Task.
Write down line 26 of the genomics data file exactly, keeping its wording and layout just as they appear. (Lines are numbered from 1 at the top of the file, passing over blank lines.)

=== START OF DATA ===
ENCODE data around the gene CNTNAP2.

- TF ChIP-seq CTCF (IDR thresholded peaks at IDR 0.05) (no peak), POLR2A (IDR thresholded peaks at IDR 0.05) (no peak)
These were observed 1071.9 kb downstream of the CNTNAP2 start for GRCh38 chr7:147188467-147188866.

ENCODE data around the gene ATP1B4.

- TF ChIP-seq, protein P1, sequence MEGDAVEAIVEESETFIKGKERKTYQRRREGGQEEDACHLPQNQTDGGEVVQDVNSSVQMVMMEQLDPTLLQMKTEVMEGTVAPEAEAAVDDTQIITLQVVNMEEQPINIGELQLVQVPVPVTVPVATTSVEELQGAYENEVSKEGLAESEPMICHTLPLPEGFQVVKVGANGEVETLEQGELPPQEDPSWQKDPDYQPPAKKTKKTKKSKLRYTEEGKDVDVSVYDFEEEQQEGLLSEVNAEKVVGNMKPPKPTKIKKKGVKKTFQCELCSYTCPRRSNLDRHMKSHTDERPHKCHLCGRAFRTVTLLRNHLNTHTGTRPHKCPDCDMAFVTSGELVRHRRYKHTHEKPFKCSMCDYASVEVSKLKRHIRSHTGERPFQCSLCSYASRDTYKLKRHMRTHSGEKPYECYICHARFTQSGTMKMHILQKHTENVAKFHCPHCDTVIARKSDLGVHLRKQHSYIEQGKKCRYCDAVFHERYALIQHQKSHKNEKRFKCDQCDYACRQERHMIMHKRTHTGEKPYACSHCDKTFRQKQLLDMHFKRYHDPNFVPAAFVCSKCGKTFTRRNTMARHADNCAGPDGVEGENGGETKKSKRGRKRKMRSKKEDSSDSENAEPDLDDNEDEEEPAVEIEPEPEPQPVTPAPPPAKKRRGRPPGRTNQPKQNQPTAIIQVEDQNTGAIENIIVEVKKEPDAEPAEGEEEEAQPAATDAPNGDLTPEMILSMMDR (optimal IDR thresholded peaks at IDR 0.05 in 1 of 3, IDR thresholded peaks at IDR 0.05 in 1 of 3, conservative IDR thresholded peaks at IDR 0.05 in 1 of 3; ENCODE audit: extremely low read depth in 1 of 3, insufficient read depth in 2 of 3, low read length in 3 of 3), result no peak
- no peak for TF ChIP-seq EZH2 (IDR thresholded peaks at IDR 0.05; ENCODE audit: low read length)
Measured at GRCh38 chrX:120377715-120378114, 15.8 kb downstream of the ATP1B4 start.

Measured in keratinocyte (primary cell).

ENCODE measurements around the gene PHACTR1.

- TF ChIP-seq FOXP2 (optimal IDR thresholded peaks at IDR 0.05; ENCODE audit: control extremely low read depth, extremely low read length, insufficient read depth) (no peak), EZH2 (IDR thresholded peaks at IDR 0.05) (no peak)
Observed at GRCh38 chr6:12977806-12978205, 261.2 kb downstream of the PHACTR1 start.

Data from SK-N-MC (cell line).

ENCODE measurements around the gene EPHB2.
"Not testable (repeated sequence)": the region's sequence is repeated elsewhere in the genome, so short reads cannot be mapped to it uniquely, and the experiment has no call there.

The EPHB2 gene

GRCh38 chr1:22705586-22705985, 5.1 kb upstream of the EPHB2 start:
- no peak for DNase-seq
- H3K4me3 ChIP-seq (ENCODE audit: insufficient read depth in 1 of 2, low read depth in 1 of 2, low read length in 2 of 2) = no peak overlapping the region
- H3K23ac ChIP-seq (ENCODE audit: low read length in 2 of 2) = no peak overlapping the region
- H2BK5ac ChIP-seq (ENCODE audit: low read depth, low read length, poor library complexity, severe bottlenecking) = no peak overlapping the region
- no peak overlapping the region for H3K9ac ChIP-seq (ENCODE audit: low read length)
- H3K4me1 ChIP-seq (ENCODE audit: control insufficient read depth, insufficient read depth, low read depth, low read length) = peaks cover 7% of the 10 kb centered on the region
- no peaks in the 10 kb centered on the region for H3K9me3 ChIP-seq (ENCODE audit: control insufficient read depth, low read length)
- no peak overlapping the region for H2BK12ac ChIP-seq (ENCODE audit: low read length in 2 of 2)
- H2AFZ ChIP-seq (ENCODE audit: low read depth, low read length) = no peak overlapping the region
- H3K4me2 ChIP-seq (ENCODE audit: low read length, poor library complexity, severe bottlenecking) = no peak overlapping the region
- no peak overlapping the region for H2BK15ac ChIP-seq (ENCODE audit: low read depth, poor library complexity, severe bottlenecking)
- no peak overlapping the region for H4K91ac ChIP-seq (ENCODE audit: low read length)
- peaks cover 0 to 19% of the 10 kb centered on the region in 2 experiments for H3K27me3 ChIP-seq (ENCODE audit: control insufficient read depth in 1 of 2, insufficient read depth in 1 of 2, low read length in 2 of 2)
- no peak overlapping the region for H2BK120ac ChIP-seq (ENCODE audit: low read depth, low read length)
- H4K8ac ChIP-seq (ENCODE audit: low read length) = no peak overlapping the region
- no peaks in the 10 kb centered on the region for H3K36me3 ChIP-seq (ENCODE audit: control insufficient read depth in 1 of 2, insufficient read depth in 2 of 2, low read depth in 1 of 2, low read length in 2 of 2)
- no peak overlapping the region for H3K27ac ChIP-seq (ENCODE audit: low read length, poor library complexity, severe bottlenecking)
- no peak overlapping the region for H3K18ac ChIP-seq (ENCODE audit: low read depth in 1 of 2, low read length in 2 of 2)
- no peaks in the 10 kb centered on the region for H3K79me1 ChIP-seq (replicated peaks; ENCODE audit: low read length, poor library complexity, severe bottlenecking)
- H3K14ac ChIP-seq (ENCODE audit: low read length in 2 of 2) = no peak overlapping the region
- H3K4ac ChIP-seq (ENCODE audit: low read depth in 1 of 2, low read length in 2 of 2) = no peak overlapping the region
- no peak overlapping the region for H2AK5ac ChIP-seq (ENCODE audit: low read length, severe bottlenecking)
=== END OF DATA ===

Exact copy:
- H3K4me2 ChIP-seq (ENCODE audit: low read length, poor library complexity, severe bottlenecking) = no peak overlapping the region